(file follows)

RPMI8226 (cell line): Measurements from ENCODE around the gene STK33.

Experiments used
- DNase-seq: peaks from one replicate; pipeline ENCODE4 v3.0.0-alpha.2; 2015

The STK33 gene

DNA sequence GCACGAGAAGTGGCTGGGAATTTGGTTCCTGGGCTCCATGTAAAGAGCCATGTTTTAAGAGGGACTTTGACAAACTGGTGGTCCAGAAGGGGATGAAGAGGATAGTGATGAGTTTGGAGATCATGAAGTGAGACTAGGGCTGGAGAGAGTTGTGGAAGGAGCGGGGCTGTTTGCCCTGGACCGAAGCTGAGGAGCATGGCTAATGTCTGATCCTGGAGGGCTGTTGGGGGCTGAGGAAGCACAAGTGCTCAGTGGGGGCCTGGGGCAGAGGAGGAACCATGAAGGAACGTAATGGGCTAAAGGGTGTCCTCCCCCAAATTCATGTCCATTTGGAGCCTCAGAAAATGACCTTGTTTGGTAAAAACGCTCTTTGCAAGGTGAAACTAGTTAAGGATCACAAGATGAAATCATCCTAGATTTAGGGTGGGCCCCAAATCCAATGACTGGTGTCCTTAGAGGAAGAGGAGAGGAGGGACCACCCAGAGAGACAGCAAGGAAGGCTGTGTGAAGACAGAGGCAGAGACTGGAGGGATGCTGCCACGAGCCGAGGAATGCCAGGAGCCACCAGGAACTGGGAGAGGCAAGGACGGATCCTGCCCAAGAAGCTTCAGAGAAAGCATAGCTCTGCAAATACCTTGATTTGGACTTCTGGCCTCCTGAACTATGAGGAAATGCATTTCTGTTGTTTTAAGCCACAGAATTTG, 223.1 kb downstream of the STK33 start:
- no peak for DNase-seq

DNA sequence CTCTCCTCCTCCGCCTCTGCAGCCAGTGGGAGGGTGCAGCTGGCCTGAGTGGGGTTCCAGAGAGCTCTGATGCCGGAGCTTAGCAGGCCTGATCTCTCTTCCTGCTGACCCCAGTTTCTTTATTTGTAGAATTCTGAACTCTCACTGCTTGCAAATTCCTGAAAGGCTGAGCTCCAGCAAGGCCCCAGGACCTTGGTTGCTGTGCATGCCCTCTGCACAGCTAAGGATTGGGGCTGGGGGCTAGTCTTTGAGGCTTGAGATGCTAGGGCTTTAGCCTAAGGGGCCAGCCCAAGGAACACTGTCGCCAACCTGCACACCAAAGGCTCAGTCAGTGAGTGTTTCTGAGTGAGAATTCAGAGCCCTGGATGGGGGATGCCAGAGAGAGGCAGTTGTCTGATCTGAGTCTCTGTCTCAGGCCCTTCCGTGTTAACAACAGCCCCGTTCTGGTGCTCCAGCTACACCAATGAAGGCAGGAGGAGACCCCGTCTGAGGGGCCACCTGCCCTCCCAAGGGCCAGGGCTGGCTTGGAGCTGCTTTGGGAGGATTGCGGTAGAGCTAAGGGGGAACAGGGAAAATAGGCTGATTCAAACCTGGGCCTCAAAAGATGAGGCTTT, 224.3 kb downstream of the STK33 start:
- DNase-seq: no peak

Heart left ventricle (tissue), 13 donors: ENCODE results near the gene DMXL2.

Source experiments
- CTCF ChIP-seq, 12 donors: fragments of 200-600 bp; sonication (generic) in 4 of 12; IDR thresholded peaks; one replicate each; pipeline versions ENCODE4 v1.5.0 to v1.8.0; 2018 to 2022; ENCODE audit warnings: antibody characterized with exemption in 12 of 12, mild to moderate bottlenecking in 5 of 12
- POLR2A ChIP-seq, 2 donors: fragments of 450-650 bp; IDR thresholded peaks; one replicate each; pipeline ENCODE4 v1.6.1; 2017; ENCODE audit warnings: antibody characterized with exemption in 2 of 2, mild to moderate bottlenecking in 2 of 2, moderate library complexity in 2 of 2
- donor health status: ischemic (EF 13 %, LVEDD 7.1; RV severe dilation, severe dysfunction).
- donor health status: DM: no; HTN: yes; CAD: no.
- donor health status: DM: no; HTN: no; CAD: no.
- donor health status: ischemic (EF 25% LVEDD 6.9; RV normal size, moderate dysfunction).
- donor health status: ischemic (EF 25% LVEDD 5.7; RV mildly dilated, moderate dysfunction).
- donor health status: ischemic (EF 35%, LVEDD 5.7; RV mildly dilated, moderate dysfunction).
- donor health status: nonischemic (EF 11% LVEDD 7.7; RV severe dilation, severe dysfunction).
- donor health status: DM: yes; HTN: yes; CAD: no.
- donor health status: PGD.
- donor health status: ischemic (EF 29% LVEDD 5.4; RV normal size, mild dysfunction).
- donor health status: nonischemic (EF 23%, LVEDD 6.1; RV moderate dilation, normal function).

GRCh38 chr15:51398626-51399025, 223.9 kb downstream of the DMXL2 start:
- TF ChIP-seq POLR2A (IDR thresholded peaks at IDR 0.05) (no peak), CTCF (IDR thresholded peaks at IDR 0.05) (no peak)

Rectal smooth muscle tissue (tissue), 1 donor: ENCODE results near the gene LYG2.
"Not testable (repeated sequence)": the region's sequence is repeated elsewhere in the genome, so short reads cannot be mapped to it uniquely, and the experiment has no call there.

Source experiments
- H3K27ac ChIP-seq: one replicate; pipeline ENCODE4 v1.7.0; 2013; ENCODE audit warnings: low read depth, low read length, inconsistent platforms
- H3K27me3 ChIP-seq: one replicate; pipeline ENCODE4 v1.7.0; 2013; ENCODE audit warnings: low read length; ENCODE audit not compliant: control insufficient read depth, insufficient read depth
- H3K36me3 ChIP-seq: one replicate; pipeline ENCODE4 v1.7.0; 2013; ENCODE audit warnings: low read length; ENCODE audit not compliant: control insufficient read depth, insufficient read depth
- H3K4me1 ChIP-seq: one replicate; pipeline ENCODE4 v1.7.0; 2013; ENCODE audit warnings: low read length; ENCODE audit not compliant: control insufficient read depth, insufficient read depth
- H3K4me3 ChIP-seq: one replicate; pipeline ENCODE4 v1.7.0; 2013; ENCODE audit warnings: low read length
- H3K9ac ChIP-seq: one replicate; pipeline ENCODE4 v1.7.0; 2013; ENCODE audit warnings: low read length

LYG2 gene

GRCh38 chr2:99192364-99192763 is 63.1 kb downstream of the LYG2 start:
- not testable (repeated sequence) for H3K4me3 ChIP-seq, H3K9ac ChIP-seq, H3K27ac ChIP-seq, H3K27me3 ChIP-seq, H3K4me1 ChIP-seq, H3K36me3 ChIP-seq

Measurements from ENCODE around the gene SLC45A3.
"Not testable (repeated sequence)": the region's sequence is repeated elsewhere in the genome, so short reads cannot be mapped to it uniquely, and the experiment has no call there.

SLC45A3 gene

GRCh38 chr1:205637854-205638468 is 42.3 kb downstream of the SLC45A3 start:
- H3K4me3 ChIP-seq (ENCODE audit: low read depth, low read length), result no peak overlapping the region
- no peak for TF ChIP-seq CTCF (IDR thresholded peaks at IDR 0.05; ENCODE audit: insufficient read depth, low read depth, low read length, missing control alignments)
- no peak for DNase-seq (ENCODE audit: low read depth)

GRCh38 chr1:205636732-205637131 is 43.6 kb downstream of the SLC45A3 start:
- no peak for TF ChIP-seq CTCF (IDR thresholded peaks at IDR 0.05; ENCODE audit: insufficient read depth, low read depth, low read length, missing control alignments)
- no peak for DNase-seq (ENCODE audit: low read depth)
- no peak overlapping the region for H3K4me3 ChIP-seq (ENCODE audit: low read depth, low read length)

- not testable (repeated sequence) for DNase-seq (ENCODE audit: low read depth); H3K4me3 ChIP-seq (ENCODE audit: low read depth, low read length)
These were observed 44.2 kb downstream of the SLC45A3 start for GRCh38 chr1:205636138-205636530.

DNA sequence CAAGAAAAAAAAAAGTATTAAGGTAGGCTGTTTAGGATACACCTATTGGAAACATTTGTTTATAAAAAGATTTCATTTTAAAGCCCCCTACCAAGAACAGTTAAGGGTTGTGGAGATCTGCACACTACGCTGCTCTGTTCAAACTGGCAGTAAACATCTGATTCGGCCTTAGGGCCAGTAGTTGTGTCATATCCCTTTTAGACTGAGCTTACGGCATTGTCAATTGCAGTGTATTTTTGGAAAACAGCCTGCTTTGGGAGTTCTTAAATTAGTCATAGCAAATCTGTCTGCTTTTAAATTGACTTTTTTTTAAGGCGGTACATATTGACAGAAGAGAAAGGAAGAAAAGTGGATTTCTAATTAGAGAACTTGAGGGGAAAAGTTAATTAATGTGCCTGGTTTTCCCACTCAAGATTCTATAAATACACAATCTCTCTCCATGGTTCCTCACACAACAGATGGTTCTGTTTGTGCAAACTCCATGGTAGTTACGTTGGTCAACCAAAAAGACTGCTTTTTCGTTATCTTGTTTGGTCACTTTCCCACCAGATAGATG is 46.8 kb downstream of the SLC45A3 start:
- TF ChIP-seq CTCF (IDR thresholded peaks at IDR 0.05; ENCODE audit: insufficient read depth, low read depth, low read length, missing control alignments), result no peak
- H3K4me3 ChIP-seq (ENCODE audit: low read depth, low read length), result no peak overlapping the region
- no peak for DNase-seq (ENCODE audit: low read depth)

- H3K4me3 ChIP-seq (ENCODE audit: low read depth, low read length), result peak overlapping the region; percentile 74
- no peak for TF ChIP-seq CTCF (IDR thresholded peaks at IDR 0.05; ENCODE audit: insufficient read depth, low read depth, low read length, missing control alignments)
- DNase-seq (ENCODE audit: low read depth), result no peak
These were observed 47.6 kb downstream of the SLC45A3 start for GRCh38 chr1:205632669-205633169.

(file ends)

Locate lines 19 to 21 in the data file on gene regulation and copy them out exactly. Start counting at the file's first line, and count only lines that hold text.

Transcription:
- donor health status: nonischemic (EF 11% LVEDD 7.7; RV severe dilation, severe dysfunction).
- donor health status: DM: yes; HTN: yes; CAD: no.
- donor health status: PGD.